Opinion: Our ex-emperor seeks his new clothes

Once it was just his government misusing charities to get service-providing deals on the cheap through underfunded contracts.

Now, if we believe a flurry of off-the-record briefings, the first ex-emperor of Britain will use charities to repair his squandered reputation by both establishing his own and getting close to others, such as Bill Clinton's foundation.

If we were not enduring the tragedy of Tony's hubris, with the world aflame from the war and terrorism his actions have fostered, it might be amusing that the charity's purpose is said to be healing religious divides and seeking peace. He whose spokesman once said "we don't do God" expects philanthropists to divert millions from other charities into his endeavour to secure the redemption of call-me-Tony.

Apparently, this is not because of Blair's own religious fervour (anyone want odds on a conversion to Catholicism?), but because of the deliberations of a secret cabal. It's a standard New Labour quartet: one ringtone salesman, a Euro-banker, plus a City PR specialist and an old political handmaiden. Together, they are worth a billion or so. It's yet more evidence of our man's simple ways.

The cabal wants TB to "do a Clinton", going into the wilderness that is first-class travel, five-star hotels and armed guards while travelling on charitable business to heal the world. After the requisite 40 days and 40 nights (a couple of years, say), he can scoop the charity treble of the £800,000 Templeton Prize, the $1.5m Hilton Humanitarian Prize and the EUR1m Nobel Peace Prize. Only then will he cash in on the high-price lecture circuit, multimillion book deals and a retirement behind high walls.

We may learn more of this at a charity communications conference tomorrow, when Charity Communications 2007 features Blair's former necromancer, Alastair Campbell, who offered the emperor a constant supply of new clothes and equally concealing catchphrases.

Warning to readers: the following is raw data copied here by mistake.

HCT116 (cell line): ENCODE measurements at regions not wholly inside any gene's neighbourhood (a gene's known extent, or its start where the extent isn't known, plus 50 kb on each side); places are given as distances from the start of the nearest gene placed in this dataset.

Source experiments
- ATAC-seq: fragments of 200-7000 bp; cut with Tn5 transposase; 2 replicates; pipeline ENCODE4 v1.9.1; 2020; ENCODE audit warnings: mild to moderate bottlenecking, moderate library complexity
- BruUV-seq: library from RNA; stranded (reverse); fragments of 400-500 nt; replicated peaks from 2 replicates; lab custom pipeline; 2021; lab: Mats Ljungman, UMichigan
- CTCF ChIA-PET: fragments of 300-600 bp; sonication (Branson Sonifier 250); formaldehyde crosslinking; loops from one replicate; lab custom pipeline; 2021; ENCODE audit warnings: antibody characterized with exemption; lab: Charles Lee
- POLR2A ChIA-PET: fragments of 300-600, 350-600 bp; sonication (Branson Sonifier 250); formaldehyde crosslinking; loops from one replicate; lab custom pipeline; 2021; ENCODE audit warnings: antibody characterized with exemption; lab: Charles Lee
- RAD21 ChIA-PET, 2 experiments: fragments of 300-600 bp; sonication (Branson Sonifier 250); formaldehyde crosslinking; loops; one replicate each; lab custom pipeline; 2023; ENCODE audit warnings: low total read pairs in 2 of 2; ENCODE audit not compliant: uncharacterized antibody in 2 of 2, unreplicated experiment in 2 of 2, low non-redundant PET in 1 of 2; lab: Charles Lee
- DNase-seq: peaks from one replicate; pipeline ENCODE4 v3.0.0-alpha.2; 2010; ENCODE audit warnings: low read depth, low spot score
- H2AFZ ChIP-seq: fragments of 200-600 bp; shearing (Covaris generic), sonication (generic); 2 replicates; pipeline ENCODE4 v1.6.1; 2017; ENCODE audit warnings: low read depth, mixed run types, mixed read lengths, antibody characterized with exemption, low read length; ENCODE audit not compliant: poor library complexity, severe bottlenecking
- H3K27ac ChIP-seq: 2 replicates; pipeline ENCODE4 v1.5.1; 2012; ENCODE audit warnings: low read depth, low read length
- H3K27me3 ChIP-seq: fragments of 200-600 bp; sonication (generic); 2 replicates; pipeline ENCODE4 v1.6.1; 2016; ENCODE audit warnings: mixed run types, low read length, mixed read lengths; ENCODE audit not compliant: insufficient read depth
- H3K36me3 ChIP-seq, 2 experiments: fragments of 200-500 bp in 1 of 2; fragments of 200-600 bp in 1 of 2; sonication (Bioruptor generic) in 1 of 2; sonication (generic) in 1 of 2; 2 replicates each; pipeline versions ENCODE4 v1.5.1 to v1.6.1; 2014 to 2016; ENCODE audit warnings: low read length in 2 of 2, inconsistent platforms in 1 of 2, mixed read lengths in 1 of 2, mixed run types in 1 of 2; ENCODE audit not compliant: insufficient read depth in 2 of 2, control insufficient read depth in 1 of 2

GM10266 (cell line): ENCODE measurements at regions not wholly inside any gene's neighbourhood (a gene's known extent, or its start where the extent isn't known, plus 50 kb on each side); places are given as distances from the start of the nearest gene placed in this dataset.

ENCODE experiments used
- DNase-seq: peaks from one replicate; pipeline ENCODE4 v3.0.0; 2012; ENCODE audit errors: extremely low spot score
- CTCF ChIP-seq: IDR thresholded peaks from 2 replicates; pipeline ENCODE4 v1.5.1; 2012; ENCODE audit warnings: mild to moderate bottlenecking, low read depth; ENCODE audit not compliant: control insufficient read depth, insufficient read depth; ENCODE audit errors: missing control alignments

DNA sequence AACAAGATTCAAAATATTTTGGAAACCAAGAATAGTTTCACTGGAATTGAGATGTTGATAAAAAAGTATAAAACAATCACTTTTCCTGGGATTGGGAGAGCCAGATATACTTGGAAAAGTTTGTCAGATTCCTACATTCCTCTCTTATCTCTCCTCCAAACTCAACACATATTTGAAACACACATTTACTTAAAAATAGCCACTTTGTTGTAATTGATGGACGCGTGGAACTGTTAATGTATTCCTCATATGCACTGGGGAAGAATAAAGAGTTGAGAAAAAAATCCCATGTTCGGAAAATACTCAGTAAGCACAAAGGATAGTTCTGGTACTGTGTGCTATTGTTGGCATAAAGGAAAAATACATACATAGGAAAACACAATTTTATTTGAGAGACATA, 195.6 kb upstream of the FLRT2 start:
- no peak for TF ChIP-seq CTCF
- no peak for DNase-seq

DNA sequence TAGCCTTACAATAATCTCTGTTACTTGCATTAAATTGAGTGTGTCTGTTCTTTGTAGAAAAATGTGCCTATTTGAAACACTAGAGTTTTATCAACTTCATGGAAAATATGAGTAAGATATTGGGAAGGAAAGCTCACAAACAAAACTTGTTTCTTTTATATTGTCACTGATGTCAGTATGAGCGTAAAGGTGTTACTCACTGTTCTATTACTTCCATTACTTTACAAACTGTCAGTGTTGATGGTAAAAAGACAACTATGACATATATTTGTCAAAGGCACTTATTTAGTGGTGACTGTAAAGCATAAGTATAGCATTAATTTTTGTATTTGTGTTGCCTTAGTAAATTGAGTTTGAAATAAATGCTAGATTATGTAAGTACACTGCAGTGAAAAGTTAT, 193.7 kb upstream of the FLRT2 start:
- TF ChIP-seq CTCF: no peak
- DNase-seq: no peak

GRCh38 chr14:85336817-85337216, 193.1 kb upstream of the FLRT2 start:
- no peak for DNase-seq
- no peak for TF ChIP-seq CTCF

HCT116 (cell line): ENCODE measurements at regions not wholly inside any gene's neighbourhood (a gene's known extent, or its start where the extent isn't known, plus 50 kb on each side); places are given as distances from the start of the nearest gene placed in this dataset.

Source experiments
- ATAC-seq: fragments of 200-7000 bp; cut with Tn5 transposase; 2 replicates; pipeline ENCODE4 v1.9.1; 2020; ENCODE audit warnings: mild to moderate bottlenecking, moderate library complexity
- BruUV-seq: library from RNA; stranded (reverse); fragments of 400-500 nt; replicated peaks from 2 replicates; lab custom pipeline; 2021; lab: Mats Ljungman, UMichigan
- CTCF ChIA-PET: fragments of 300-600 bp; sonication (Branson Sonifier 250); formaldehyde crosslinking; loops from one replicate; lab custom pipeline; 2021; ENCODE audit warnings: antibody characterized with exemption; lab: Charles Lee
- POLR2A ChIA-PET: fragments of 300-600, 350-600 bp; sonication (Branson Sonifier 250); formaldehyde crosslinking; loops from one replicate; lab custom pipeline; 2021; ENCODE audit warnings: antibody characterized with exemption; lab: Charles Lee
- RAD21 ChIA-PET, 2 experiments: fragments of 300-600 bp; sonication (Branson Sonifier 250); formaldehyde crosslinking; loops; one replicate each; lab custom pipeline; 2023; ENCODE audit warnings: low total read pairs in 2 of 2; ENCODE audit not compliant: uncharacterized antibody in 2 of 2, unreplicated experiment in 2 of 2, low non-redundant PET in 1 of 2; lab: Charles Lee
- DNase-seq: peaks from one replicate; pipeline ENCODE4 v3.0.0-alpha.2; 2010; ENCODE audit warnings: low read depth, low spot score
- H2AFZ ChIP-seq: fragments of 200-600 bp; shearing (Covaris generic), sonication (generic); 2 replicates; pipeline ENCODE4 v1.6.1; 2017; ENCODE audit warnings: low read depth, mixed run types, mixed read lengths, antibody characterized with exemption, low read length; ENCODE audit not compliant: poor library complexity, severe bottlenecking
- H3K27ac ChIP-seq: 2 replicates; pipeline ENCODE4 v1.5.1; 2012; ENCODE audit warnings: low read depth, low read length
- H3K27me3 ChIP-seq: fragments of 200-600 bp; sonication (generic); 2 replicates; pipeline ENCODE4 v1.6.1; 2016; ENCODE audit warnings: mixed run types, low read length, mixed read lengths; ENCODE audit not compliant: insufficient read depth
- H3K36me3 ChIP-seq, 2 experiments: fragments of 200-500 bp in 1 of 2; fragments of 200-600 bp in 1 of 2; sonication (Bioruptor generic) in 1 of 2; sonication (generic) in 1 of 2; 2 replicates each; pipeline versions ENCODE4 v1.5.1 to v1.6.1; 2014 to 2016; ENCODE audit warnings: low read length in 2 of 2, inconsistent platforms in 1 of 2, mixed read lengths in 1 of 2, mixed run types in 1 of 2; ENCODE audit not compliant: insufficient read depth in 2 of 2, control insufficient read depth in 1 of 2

Campbell is in reality an anti-alchemist, turning election victory gold into the basest metals of suspicion, doubt and anger. But he may be able to help his old boss with one task: the charity's name.

Although Tony's cronies have been registering websites for a Blair Foundation, the name already exists as the mouthpiece for a US evangelist and contains a hint of cover-up cosmetics. If it was called the Blair Trust this would raise the question: who still trusts Tony?

- Nick Cater is a consultant, speaker and writer. 


Have you registered with us yet?

Register now to enjoy more articles and free email bulletins

Already registered?
Sign in

Before commenting please read our rules for commenting on articles.

If you see a comment you find offensive, you can flag it as inappropriate. In the top right-hand corner of an individual comment, you will see 'flag as inappropriate'. Clicking this prompts us to review the comment. For further information see our rules for commenting on articles.

comments powered by Disqus
Follow us on:
  • Facebook
  • LinkedIn
  • Twitter
  • Google +

Latest Jobs

RSS Feed

Third Sector Insight

Sponsored webcasts, surveys and expert reports from Third Sector partners


Expert Hub

Insurance advice from Markel

Cyber and data security - how prepared is your charity?

With a 35 per cent rise in instances of data breaches in Q2 and Q3 last year, charities must take cyber security seriously

Third Sector Logo

Get our bulletins. Read more articles. Join a growing community of Third Sector professionals

Register now